BRADENTON — Duke Ellington would be proud.
When the second annual Manatee Jazz Fest kicks off Friday, the 10-day, 18-concert celebration will feature a variety of jazz — including Sarasota’s Jazz Juvenocracy.
The youthful group, comprised entirely of teenagers ages 13-18, will present “A Night at the Cotton Club — A Tribute to Duke Ellington,” 7 p.m. Sunday at the Manatee Players.
Prepare for a festival filled with music for jazz lovers by jazz lovers.
“Jazz has so much going on,” said Bit Risner, the youngest member of Jazz Juvenocracy. “There are many different kinds of jazz. Improvising is really cool.”
To create an evening that’s as authentic as a moment out of the roaring 1920s, Risner’s six-member band will play the very music that master jazz musician Ellington performed at New York City’s Cotton Club.
There will even be dancers dressed as flappers from COBO Dance, a local contemporary dance troupe. And band members will take on the personas of Ellington’s band mates, coached for authenticity by John Lamb, a former member of Ellington’s band.
Why go all out to celebrate jazz?
“It’s one of our culture’s art forms that we can really claim,” said Amara Cocilovo, Manatee Jazz Fest organizer. “So many art forms come from different influences, but jazz is pure American.”
Pure American, indeed. So American it’s infectious.
In fact, Jazz Juvenocracy plans to share their jazzy talents with the world during its first European tour this summer. The band has been invited to play at top jazz festivals in France, Switzerland and Italy, which is pretty impressive considering the band began playing in front of Sarasota’s Whole Foods every Saturday morning about three years ago.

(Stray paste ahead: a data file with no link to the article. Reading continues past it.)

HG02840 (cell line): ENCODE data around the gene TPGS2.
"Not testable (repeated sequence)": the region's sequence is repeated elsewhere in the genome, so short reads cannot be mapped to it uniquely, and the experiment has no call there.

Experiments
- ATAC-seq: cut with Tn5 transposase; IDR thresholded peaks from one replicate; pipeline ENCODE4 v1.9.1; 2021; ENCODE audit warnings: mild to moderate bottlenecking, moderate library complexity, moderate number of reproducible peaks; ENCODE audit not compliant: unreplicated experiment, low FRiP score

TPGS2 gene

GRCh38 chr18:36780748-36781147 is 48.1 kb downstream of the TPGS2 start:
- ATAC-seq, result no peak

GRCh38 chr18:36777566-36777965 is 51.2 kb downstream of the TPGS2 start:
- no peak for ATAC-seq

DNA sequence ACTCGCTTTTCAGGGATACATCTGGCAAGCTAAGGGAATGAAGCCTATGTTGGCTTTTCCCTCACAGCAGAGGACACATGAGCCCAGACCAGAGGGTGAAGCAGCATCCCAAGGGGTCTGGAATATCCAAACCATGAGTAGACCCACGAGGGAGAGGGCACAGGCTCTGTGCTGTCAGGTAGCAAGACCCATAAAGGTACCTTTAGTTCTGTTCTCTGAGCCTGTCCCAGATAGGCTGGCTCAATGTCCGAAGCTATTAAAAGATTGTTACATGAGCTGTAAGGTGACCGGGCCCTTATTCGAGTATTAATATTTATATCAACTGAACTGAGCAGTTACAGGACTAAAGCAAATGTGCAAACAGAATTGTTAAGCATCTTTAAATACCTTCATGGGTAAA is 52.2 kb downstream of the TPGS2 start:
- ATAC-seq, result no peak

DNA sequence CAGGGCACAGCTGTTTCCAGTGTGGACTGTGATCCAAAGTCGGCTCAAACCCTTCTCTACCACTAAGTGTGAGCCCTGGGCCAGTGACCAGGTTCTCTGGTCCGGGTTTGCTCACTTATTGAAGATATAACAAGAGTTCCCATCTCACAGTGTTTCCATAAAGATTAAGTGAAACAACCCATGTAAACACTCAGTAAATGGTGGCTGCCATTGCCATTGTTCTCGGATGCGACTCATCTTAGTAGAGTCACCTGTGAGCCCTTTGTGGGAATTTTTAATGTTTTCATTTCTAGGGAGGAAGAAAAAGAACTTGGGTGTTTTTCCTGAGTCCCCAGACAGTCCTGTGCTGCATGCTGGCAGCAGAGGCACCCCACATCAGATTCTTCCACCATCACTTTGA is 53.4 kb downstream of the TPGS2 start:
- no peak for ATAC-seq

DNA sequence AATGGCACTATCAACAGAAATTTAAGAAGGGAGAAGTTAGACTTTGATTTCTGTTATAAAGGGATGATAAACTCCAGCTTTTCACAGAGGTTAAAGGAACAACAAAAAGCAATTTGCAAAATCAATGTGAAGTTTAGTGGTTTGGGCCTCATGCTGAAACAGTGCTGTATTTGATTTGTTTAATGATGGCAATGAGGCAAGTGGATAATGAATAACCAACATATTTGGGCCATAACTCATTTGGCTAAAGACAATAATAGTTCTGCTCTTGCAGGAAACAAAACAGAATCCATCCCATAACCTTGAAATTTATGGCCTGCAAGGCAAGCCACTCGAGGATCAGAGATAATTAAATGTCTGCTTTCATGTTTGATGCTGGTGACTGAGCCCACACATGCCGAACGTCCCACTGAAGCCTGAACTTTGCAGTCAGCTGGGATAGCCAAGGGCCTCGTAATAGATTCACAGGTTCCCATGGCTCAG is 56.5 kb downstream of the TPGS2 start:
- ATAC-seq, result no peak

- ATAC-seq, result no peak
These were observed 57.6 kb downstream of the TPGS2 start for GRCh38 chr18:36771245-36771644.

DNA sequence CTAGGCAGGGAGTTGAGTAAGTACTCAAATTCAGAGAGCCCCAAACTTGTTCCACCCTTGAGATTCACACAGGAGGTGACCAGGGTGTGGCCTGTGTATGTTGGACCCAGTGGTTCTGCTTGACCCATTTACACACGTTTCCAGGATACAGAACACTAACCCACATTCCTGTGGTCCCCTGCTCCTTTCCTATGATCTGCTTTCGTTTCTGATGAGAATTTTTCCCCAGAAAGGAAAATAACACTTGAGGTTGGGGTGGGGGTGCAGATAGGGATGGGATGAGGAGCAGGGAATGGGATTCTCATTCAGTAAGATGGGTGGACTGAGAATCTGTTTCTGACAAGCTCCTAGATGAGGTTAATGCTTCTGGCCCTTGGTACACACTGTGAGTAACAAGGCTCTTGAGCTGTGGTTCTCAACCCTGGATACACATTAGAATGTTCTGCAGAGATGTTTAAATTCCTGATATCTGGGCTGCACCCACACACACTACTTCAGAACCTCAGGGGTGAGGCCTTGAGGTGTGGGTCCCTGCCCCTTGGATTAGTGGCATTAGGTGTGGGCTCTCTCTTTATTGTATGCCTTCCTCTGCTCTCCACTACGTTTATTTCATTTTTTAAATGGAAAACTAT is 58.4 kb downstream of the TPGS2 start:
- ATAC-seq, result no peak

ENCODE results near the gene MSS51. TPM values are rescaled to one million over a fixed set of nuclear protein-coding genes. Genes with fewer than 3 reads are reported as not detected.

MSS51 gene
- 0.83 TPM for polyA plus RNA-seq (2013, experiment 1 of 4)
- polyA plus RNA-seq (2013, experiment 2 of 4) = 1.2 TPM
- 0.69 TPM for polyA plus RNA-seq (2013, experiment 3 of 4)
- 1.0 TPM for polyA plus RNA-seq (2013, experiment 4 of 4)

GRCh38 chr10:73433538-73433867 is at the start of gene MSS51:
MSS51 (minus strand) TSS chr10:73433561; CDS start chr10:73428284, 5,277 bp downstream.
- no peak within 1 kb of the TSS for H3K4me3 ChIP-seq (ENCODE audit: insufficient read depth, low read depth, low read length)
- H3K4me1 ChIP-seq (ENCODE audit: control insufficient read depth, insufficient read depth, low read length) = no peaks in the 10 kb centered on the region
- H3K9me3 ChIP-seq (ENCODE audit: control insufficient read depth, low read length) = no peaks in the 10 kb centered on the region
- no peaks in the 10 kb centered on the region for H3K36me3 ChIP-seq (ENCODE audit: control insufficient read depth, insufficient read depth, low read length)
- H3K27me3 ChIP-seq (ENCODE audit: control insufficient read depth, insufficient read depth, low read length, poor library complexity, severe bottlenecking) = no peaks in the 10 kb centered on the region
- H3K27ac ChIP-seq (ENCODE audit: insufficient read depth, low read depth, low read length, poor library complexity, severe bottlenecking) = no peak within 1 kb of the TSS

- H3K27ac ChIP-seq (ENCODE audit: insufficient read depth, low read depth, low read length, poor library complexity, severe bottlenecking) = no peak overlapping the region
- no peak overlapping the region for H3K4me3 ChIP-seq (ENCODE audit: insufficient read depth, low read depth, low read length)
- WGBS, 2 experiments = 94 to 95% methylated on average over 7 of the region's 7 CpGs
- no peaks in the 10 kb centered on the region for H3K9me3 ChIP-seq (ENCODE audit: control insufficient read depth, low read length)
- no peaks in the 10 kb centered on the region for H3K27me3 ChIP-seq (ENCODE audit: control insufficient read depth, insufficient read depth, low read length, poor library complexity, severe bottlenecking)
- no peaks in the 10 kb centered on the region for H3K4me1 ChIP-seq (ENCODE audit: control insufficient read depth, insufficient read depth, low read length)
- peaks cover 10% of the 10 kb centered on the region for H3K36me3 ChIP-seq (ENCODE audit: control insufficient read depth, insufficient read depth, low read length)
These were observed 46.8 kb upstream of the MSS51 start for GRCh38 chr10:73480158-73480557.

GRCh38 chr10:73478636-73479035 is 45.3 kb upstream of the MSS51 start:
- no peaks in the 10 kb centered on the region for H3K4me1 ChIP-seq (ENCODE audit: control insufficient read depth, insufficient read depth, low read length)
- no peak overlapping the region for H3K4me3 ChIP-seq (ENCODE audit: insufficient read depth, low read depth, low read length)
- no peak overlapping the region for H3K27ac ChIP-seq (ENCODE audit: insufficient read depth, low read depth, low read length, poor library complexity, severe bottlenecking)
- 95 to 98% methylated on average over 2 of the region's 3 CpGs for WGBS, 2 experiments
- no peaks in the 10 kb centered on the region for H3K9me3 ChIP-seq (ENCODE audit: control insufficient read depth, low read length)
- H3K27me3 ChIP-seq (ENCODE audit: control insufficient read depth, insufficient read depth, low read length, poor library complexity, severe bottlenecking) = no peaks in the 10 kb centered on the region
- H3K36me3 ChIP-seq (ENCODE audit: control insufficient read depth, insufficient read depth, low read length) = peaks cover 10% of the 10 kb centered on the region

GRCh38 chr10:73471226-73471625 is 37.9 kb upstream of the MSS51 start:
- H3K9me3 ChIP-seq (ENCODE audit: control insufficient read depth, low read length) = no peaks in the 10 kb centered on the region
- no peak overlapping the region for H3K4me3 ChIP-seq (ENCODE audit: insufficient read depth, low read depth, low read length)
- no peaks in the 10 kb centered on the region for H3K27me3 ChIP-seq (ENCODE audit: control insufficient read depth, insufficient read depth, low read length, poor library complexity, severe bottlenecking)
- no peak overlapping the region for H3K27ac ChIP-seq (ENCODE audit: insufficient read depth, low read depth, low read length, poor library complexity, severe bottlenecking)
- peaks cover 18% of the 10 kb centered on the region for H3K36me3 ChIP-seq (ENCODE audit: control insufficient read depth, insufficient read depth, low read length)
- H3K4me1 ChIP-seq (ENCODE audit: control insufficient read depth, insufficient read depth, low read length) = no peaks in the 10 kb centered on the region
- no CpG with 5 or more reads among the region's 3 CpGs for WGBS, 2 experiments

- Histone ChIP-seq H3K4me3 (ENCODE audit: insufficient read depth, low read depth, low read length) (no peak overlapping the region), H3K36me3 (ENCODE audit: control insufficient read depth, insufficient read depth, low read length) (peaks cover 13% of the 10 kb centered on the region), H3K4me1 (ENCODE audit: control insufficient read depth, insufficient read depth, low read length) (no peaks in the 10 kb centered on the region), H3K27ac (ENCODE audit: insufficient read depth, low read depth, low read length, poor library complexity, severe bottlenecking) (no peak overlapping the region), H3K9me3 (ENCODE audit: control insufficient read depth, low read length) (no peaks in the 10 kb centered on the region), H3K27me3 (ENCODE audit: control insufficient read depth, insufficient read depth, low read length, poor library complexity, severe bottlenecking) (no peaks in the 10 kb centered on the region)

“People thought it was cool that kids were playing,” said 15-year-old bass player Brent Laymen, a founding member.
Bit, another founding member, was 10 at the time. She fell in love with jazz when her mom, Lisa, a former opera singer, encouraged her to take up music.
First it was the cello, which Bit, now 13, hated. So she tried the trumpet next.
“I thought the trumpet would be cool,” said the young musician, who also plays the flugelhorn. “It’s loud and in your face.”
She, Brent and a few other friends became so enthralled with jazz music that they convinced Whole Foods to let them play outside the store.
That made Greg Nielsen, a jazz trombonist and Booker Middle School instrumental teacher, take notice. He now serves as the group’s coach. After he came on board, the group landed a weekly gig at the Irish Rover in Sarasota. Jazz Juvenocracy performs there every Saturday night.
It was at the Irish Rover that the band’s 1920s, ’30s and modern jazz sound impressed former Moody Blues band member Patrick Moraz. He encouraged them to make a demo tape and send it to the Montreux Jazz Festival in Switzerland. The band received an instant invite. With nothing to lose, the band decided to send a demo tape to The Jazz a Vienne Festival in France and the Tuscany and Umbria jazz festivals in Italy. That’s how the European tour came to be.
“They all want to be professional jazz musicians,” said Lisa Risner. “They want to do it all.”
The band also includes Austin Parker Gill on guitar; Alex Hernandez on tenor and soprano sax; Rodney Rocques on drums and Tommy Silverman on alto sax, clarinet and flute.
The teens — who have performed at area jazz festivals and have been on TV — are amazed about the European tour where they will present more of their fusion jazz side. But first they have to raise enough money to go. Lisa Risner said they are just $10,000 away from their $30,000 goal.
Besides the event at the Manatee Players, the band’s next fundraiser, The Underdog Jazz Festival, will be 1-8 p.m. April 24 at Pal Sailor Circus. Dozens of jazz artists will perform during the benefit.
But before that happens, there’s the Manatee Jazz Festival to enjoy. Other concerts during the local festival include Jazzology Trio, Scott Blum Trio, Jennifer Leigh and the New Digs, a Get Down Downtown tribute to Jazz and more.
“Everyone was so happy with it last year,” Cocilovo said of the event. “They were eager to do it again.”
January Holmes, features writer, can be reached at 745-7057. Follow her on Twitter at @accentbradenton.